It's not an especially health frame of mind. I'm very influenced by my Presbyterian upbringing (as I increasingly realise) and so-called Protestant work ethic (plenty of other religious cultures have it too), so I do value hard work and I do like to see concrete outcomes from what I do. But being constantly busy, or at least feeling that way, does no-one any good.
These reflections are not just indeed to be confessional, but were inspired by an interesting article, "The Busy Trap", by Tim Kreider in the New York Times (which was linked to by John Naughton). Kreider writes:
Almost everyone I know is busy. They feel anxious and guilty when they aren’t either working or doing something to promote their work. ... Idleness is not just a vacation, an indulgence or a vice; it is as indispensable to the brain as vitamin D is to the body, and deprived of it we suffer a mental affliction as disfiguring as rickets. The space and quiet that idleness provides is a necessary condition for standing back from life and seeing it whole, for making unexpected connections and waiting for the wild summer lightning strikes of inspiration — it is, paradoxically, necessary to getting any work done.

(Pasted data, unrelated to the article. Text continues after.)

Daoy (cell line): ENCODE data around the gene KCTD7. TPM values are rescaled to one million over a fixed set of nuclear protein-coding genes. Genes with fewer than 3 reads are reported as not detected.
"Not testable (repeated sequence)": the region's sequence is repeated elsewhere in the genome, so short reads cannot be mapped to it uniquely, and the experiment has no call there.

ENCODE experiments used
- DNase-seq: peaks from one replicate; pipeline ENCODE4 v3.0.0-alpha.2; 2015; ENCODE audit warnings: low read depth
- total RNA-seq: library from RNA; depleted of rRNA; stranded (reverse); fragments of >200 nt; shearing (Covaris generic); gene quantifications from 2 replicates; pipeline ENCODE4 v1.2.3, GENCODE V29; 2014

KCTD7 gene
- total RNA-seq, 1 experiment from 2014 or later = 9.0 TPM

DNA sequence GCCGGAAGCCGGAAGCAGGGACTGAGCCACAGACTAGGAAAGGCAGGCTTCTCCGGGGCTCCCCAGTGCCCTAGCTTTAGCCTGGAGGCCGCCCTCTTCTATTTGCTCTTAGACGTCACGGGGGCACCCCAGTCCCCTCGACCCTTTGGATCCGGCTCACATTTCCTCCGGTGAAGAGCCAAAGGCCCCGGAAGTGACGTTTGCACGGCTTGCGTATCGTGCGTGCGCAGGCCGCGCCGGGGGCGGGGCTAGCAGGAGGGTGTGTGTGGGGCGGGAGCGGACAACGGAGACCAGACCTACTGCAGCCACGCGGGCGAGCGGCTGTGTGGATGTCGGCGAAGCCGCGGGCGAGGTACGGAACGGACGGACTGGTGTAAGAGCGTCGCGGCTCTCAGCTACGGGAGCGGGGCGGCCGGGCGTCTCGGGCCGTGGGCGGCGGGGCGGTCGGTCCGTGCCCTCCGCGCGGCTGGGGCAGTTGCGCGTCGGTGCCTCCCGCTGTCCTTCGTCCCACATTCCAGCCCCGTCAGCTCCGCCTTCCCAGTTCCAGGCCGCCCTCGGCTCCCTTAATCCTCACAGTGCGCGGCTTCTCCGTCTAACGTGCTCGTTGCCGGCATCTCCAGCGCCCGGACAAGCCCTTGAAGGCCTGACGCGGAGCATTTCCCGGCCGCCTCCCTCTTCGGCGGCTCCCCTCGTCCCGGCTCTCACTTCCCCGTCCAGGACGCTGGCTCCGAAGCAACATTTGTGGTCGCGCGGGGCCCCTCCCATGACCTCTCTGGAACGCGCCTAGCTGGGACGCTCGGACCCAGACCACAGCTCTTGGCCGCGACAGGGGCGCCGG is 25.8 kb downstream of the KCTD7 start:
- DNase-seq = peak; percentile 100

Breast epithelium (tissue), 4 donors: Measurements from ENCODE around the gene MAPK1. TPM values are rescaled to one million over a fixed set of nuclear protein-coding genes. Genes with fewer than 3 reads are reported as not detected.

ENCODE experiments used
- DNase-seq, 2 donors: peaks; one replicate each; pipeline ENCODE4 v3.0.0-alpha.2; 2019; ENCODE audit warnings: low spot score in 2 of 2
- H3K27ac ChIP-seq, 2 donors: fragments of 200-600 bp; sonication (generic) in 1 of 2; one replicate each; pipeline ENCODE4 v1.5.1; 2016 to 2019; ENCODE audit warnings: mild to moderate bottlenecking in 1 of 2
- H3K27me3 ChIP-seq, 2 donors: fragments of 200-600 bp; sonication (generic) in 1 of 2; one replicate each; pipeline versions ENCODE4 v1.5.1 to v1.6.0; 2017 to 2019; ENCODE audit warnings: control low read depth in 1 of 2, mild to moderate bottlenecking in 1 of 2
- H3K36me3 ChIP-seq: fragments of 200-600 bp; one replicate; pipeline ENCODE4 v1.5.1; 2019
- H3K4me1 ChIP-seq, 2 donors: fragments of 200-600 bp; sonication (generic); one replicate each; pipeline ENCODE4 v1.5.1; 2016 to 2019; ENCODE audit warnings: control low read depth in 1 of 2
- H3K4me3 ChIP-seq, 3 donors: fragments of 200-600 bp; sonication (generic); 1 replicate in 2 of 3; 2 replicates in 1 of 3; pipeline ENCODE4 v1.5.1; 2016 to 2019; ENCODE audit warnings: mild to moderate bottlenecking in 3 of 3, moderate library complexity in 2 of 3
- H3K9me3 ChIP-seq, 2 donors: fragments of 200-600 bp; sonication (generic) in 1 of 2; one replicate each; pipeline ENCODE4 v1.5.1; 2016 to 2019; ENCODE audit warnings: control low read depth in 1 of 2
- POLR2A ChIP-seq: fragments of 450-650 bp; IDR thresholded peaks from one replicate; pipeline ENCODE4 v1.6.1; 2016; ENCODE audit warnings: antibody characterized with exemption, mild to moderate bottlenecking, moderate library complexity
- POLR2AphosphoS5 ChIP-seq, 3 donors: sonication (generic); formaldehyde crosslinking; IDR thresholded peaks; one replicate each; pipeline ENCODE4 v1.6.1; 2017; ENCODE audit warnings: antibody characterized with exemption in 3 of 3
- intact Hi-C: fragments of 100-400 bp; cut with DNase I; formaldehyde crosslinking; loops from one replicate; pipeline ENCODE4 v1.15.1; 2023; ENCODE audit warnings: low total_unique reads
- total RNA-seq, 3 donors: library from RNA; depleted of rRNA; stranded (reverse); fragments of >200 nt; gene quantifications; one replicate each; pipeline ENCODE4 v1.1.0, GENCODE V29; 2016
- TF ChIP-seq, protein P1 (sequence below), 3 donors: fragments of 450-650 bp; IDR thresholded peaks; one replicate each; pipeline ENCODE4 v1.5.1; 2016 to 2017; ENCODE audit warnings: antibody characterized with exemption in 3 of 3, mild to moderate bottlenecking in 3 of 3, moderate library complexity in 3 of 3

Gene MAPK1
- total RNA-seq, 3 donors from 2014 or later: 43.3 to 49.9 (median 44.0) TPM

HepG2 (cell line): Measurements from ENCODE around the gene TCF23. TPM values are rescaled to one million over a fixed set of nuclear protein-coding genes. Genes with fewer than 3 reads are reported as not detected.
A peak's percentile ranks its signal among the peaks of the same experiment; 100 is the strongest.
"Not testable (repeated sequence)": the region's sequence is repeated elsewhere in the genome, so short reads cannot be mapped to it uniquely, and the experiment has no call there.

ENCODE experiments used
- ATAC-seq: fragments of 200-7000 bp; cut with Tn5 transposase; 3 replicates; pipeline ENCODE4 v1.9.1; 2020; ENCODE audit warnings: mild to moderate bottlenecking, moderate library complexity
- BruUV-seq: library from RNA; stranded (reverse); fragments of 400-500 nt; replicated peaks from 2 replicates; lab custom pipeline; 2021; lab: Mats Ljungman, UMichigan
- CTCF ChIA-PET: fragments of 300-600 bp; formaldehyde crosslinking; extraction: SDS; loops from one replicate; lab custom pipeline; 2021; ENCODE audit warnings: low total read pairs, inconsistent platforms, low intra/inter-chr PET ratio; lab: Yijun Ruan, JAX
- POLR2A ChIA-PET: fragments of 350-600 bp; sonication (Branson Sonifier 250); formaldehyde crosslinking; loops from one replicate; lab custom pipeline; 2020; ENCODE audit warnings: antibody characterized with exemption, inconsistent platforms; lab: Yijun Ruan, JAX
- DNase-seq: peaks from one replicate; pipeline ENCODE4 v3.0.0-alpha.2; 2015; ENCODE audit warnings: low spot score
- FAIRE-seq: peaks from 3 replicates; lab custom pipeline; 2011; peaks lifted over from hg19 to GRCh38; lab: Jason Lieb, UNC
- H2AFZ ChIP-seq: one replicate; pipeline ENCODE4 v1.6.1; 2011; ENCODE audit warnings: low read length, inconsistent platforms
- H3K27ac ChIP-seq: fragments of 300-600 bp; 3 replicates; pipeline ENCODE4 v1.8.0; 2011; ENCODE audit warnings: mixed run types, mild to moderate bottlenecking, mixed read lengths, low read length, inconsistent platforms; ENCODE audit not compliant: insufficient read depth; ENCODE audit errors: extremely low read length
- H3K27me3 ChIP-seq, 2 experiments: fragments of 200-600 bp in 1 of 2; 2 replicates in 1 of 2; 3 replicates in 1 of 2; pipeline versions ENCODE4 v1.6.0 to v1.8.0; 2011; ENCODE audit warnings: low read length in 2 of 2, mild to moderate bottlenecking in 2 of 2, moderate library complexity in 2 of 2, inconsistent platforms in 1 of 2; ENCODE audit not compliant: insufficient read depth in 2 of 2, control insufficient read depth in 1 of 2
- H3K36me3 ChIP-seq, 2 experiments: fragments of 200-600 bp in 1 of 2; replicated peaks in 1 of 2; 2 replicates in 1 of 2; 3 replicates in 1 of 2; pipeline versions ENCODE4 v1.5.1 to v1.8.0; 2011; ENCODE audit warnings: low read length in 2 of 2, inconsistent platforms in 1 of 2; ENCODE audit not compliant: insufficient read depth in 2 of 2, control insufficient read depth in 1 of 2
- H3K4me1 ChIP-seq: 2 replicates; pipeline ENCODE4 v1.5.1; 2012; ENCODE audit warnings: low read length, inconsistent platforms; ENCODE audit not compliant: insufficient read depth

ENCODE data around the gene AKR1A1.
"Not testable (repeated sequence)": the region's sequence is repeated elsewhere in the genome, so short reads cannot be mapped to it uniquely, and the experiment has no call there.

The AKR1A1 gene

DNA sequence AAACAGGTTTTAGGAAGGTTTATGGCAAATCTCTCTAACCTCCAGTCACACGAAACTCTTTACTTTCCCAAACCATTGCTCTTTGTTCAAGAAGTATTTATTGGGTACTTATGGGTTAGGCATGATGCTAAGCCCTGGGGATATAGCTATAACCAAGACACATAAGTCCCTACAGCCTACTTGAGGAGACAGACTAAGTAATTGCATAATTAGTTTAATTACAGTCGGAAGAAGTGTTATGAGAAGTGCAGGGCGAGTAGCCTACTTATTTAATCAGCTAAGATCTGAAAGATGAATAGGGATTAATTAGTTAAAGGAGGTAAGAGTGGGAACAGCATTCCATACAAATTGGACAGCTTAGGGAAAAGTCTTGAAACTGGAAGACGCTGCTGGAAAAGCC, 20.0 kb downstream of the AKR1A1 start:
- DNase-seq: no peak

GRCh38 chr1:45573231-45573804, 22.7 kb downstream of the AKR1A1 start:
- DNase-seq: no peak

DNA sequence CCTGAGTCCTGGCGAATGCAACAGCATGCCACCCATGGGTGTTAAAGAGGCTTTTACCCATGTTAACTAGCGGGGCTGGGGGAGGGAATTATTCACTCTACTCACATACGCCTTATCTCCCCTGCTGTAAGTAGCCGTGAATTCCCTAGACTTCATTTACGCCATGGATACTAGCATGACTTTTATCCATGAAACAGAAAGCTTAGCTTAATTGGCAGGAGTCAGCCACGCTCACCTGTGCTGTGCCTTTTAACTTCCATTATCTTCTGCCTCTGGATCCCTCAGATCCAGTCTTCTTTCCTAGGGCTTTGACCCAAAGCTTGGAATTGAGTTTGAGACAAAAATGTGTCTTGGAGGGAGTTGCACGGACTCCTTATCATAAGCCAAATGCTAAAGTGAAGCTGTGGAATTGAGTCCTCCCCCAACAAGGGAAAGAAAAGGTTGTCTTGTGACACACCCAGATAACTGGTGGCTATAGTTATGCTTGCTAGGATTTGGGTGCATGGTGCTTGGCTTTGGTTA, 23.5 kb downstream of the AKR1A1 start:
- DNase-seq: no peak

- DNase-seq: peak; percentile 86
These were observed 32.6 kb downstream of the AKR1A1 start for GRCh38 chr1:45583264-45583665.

So I'm going to spend the evening reading my novel. Once I've finished the washing up...